Writer for the Little Rock Gazette and Democrat; editor and publisher for ten years of the Arkansas Teacher and Southern School Journal"; established the first Chautauquas in Arkansas at Springdale, Mammoth Spring and Fort Smith in 1898, 1899, 1900, 1901; lecturer 1896 and 1897 in Mississippi, Alabama, Georgia, Tennessee and Missouri; President of Springdale College 1898-1901; was appointed to the Accounts Division, Indian Office, Department of Interior, Washington, D. C., 1901; to the Indian Warehouse, Chicago, Ill., 1902.

Mr. Shinn has published the following books and pamphlets: "The Public School and the College, 1891; "The South in Public Education," 1891; Vassar College, Pamphlet, 1891; "Illustrated Arkansas," 1892; "History of the American People," 1893; "History of Education in Arkansas," published by the U. S. Government, 1899; "Russia at the World's Fair," in English and Russian, 1894, This was republished by Russian governmental officials. "History of Arkansas," for schools, 1895; "Primary History of the United States," 1899; "History of the Russian Empire," for Libraries, in preparation. Registrar of the S. A. R. for Arkansas, 1892-3-4. Member of the American Institute, 1894; Honorary Member of the Pennsylvania and West Virginia Historical Societies, 1894; Member of the Imperial Russian Geographical and Historical Societies, 1894; Member of the Christian Church, a good speaker and a Democrat.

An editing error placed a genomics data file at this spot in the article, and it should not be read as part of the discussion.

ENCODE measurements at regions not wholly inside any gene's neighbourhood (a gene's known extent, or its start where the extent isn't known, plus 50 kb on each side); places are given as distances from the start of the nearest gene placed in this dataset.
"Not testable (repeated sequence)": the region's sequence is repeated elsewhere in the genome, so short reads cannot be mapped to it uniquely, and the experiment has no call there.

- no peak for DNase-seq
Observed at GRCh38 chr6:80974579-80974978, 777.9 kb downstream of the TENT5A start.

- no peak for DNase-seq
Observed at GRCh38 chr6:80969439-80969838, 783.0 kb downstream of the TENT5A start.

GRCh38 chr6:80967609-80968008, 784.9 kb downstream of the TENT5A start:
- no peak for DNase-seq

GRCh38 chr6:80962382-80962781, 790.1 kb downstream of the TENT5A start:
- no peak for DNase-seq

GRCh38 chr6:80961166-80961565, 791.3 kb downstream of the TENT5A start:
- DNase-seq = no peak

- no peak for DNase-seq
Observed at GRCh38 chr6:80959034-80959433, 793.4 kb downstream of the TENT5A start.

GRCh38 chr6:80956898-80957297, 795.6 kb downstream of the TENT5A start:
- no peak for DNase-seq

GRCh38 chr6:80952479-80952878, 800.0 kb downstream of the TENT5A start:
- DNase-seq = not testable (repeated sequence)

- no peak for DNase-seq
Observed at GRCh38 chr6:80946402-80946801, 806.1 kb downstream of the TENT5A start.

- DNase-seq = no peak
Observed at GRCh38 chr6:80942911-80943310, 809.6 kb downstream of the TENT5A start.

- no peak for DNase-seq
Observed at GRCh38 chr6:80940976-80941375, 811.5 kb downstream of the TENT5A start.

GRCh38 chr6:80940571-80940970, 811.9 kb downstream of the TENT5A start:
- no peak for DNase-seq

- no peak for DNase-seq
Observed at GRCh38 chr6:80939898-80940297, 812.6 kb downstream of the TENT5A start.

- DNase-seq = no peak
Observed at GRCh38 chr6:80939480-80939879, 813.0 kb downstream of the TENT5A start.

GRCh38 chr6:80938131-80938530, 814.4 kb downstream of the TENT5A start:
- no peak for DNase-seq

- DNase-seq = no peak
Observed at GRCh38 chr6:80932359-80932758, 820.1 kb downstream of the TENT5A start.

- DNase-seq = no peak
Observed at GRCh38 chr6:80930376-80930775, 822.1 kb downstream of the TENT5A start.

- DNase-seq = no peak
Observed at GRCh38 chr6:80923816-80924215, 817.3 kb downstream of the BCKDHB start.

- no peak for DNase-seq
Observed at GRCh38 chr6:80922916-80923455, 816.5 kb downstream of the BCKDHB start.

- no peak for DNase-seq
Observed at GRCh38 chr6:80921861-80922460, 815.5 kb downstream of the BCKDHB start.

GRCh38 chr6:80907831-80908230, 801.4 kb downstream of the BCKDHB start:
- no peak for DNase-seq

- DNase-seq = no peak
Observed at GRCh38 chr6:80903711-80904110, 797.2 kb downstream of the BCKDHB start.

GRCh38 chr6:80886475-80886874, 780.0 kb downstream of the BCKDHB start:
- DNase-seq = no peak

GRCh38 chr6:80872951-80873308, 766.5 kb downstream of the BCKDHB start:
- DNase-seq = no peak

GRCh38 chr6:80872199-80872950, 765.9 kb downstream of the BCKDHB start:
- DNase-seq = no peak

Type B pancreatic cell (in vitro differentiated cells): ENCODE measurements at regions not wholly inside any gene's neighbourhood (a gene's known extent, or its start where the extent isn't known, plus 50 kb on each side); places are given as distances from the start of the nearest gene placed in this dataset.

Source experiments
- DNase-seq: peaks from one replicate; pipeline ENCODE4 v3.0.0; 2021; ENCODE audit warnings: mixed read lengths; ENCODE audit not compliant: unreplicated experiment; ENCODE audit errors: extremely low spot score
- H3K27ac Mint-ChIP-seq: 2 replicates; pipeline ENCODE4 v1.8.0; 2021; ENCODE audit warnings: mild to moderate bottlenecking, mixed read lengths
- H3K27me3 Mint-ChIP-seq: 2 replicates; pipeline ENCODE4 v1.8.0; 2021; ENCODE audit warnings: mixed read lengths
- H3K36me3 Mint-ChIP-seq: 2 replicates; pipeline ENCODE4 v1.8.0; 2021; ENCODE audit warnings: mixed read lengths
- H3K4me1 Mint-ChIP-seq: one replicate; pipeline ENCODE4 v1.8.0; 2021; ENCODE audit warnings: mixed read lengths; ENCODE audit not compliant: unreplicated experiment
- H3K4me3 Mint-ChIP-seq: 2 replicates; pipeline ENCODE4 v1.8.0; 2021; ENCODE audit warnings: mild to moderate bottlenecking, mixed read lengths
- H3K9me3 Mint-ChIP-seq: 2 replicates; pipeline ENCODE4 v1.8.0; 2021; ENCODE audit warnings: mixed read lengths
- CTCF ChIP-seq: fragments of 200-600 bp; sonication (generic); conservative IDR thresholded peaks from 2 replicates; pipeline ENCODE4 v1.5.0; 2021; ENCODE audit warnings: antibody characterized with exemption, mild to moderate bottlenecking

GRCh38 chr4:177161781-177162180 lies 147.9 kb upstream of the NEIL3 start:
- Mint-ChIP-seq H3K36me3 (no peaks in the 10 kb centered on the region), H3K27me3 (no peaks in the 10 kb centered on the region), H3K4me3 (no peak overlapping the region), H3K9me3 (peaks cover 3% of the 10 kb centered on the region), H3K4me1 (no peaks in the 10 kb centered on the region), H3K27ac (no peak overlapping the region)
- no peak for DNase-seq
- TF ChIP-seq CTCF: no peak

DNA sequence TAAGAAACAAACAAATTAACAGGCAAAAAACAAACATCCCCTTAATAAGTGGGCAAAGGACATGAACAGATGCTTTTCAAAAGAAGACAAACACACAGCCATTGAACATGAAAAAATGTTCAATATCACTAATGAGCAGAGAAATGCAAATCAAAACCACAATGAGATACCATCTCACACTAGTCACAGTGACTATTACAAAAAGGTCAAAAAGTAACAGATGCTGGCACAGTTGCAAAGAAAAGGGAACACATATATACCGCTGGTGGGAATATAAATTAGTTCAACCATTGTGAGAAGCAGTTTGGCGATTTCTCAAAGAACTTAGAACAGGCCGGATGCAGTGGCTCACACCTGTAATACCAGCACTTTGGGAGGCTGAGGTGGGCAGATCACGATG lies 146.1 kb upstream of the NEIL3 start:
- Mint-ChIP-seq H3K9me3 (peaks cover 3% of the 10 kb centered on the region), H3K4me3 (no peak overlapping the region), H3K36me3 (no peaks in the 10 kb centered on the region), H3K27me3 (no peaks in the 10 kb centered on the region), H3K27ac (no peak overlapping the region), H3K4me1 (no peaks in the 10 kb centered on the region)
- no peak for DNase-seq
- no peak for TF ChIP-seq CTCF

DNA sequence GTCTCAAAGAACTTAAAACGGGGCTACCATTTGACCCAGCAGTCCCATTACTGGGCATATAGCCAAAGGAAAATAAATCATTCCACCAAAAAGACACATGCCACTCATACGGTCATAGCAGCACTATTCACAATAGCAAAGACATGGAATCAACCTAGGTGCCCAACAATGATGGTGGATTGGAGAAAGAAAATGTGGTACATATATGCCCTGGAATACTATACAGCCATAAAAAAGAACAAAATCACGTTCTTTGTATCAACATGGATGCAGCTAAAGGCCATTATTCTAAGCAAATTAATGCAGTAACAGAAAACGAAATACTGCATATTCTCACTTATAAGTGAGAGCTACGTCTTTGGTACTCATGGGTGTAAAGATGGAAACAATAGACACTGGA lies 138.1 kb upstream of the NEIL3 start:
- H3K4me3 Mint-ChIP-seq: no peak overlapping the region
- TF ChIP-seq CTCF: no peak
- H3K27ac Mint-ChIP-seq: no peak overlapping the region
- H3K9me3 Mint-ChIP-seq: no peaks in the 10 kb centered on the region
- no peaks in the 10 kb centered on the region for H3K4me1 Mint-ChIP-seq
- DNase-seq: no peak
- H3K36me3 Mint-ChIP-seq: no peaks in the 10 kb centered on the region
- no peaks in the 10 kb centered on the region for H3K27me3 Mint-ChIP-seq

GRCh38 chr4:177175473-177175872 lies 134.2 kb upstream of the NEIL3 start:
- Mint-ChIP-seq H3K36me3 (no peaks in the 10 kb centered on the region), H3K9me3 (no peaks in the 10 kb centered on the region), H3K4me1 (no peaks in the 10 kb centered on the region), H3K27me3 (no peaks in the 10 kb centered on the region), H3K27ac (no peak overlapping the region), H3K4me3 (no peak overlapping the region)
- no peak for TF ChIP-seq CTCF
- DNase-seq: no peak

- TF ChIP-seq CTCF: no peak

Minnie also got her due in the book, on page 254, at the end of the entry about Josiah. I was glad to see that, and it suggested to me that Josiah looked at her as a true partner.